BRAIN, HYPNOSIS AND PREGNANCY
Childbirth is a unique experience in the life of a woman. This phase is characterized by many changes: on the one hand the changing of body image leads to changes in lifestyle and, on the other hand, women will have to assume the role of parents which entails new kinds of responsibilities and needs proper planning. The nine months of pregnancy are also characterized by the swinging into different emotional states: initial happiness and excitement, as the date of birth approaches, may turn into fear, anxiety and tension; in other words, into sensations that are connected to both imminent life changes and the physical experience of childbirth.
In particular, labor pain is one of the future mothers’ main concerns and it is often described as one of the most intense pains ever. Despite that fear, many women all over the world, try to avoid intensive use of medicines to manage delivery pain. It is clear that in this kind of multifaceted event, hypnosis can be used as an un-invasive mood and pain stabilizer.
In an interesting review by Caroline A. Smith and collaborators1, many researches focusing on alternative and complementary methods to contain pain during labor were examined. It was demonstrated, by examining a group of 729 pregnant women, that hypnotic techniques lead to reductions in the use of analgesics and, most importantly, allowed to administer epidural anesthesia less frequently. Results of these studies demonstrated that women who used hypnotic inductions felt greater satisfaction in concluding pregnancy. Furthermore, the authors reported that hypnotic suggestions may increase the incidence of natural birth and the reduction of the administration of oxytocin, a hormone that is normally produced by the hypophysis, during the procedure. Finally, no side effects on mothers or newborns were reported in any of the included studies.
In a recent work2, conducted on 6 Iranian pregnant women, the qualitative relationship between hypnotic inductions and pregnancy was studied. This research was subdivided in 3 phases:
1) A “pre-hypnosis” phase: from a general sample of 15 pregnant women, 6 of them, who responded best to hypnotic inductions, were selected: the others were used as control group.
2) In the second phase, the “hypnosis” phase, a technique to induce a progressive relaxation was used (through the visualization of a safe place with personalized suggestions aimed to reduce pain). Afterwards, the experimenter/hypnotist remained present during each phase of labor to favor a deeper hypnotic relaxation.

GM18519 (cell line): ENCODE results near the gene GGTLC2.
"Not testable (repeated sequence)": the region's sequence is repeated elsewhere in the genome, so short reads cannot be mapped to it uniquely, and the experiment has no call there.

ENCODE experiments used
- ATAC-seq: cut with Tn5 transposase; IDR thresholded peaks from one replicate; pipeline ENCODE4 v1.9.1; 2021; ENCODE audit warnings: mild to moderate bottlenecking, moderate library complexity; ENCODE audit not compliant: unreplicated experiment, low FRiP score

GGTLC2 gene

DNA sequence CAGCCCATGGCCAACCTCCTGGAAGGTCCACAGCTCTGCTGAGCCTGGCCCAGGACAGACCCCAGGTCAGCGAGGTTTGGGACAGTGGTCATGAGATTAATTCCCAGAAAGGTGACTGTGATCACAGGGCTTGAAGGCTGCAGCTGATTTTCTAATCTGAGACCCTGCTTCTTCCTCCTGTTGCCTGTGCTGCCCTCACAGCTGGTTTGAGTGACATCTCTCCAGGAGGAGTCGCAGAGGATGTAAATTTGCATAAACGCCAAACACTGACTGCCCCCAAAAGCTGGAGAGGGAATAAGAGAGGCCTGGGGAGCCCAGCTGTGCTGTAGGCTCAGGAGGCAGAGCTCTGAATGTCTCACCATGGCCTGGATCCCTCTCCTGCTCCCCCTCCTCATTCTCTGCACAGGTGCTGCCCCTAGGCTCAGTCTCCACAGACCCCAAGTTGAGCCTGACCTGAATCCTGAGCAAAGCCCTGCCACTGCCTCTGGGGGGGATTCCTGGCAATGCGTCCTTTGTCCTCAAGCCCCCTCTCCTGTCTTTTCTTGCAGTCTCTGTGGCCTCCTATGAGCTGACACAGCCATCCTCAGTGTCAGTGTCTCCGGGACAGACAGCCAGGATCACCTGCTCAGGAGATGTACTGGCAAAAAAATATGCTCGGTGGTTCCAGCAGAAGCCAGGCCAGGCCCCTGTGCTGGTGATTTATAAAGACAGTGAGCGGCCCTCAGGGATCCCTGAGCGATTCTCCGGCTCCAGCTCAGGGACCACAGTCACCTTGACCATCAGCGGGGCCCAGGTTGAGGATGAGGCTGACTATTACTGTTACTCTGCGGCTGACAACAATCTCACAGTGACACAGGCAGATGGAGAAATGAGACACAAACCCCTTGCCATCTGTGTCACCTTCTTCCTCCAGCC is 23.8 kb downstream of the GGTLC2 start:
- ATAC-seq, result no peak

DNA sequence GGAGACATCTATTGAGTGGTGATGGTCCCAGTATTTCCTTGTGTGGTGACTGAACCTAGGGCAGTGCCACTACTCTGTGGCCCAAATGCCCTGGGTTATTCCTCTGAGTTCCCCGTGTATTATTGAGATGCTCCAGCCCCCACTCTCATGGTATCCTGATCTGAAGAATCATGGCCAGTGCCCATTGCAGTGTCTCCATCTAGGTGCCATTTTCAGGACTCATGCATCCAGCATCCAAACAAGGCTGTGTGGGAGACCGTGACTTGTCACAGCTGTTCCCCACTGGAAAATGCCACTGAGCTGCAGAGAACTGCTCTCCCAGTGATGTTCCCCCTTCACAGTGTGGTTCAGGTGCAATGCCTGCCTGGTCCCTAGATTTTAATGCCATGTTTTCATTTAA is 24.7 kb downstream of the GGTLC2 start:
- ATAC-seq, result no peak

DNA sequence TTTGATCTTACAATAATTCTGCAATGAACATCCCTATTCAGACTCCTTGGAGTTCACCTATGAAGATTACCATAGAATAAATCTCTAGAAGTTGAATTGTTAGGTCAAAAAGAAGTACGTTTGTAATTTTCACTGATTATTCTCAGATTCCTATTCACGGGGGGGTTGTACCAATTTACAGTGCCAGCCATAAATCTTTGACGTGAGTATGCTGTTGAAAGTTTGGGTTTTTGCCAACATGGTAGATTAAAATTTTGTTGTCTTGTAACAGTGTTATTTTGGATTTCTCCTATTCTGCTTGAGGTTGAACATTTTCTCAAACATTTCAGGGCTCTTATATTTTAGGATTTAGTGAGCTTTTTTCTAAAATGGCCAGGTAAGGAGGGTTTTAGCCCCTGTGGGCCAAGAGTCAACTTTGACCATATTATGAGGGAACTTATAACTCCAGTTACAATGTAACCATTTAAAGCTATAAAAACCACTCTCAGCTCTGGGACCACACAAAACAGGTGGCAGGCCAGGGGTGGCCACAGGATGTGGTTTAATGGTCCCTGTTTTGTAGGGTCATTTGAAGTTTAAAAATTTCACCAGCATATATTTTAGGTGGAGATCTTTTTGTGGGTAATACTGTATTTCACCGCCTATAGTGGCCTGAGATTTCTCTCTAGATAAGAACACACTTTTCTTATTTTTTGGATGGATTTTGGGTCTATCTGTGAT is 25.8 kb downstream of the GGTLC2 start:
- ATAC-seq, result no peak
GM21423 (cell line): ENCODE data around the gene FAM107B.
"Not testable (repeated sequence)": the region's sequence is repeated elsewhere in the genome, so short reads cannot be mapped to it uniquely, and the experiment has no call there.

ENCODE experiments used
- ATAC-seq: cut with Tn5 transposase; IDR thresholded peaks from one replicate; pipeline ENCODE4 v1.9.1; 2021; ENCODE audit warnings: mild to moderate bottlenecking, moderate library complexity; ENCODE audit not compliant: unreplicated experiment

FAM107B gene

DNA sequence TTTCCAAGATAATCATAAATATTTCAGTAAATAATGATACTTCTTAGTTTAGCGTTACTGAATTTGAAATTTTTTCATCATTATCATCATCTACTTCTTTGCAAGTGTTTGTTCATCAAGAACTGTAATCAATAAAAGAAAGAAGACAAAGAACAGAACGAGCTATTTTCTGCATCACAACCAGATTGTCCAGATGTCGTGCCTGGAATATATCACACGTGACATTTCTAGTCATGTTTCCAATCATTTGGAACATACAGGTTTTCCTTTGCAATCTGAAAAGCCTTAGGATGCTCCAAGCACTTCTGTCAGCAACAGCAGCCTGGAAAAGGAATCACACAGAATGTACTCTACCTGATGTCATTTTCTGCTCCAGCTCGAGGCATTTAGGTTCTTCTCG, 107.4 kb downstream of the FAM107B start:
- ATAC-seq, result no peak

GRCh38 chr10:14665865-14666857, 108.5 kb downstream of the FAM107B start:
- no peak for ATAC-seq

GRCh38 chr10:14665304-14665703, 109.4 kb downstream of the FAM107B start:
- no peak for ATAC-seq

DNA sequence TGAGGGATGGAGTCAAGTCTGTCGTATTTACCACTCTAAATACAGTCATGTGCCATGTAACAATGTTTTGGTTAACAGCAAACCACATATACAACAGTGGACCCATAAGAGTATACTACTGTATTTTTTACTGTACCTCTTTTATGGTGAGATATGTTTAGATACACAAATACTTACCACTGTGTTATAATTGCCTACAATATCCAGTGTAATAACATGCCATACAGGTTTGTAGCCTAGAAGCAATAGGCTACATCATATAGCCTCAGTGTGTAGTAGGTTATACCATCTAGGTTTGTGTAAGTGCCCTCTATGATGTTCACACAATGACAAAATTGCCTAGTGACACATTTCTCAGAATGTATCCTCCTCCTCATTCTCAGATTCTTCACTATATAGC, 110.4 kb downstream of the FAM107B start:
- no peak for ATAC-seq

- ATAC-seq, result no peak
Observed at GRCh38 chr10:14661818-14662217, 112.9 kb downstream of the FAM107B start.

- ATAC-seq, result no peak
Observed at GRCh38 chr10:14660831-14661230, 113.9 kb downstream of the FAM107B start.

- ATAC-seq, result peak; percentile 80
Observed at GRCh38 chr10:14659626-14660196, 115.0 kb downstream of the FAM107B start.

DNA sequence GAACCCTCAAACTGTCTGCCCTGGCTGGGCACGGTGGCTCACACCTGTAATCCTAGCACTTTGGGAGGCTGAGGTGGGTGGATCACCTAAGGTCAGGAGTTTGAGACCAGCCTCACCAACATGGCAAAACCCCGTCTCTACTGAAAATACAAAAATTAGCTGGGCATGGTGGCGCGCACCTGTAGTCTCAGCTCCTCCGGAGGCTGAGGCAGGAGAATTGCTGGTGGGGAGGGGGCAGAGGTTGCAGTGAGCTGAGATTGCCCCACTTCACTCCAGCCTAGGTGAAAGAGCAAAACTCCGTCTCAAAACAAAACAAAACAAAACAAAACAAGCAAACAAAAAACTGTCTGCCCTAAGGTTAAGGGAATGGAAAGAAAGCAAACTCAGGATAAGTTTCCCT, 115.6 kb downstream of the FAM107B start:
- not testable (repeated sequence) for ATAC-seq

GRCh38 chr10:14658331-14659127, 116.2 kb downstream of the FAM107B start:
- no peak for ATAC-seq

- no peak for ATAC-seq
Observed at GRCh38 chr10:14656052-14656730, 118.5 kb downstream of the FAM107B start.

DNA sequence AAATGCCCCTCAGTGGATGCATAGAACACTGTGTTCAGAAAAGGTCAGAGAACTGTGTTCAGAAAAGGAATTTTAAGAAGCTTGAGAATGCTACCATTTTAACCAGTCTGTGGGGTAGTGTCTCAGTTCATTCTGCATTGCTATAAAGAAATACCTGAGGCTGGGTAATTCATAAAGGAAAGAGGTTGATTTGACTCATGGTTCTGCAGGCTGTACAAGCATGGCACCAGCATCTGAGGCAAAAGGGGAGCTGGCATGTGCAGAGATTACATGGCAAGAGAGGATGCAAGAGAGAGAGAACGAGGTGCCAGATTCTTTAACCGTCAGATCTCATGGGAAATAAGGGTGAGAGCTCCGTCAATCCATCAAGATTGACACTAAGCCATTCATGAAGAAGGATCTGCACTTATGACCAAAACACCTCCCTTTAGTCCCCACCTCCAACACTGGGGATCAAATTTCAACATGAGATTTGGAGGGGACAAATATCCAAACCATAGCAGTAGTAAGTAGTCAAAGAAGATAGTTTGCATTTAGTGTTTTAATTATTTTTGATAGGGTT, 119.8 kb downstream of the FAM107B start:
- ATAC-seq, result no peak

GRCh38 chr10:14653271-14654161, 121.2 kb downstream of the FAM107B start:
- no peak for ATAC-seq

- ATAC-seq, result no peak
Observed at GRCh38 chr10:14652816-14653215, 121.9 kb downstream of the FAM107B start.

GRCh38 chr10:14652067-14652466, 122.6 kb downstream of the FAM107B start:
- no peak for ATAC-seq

3) In the last phase, the “post-hypnotic” one, a questionnaire was administered to subjects (24 hours after delivery).
Results demonstrated that women in the hypnosis group, compared to control subjects, perceived the duration of labor as shorter. Furthermore, along with a sensation of satisfaction for the procedure, a substantial reduction of pain (in four of the hypnosis subjects) was reported: pain was perceived as a controllable pressure that in the end disappeared (interestingly, women in the hypnosis group didn’t use any kind of anesthetic). As a matter of fact, previous research1 demonstrated that hypnosis, through the suppression of neural activity between the somatosensory cortex (involved in the sensory elaboration of stimuli) and the limbic system (involved in the emotional tone of stimuli), seems to inhibit the emotional component of painful experiences.
It is thus clear that hypnosis can be a useful instrument for pain management, especially valuable in conditions such as pregnancy. It can also be a valid technique to support future mothers during events preceding and following delivery.
 Smith C.A., Collins C.T., Cyna A.M., Crowther C.A. Complementary and alternative therapies for pain management in labour (review). The Cocraine Library 9 (2010).
 Abbasi M., Ghazi F., Barlow-Harrison A. The effect of hypnosis on pain relief during labor and childbirth in iranian pregnant women. Intl. Journal of Clinical and Experimental Hypnosis 57(2): 174-183 (2009).
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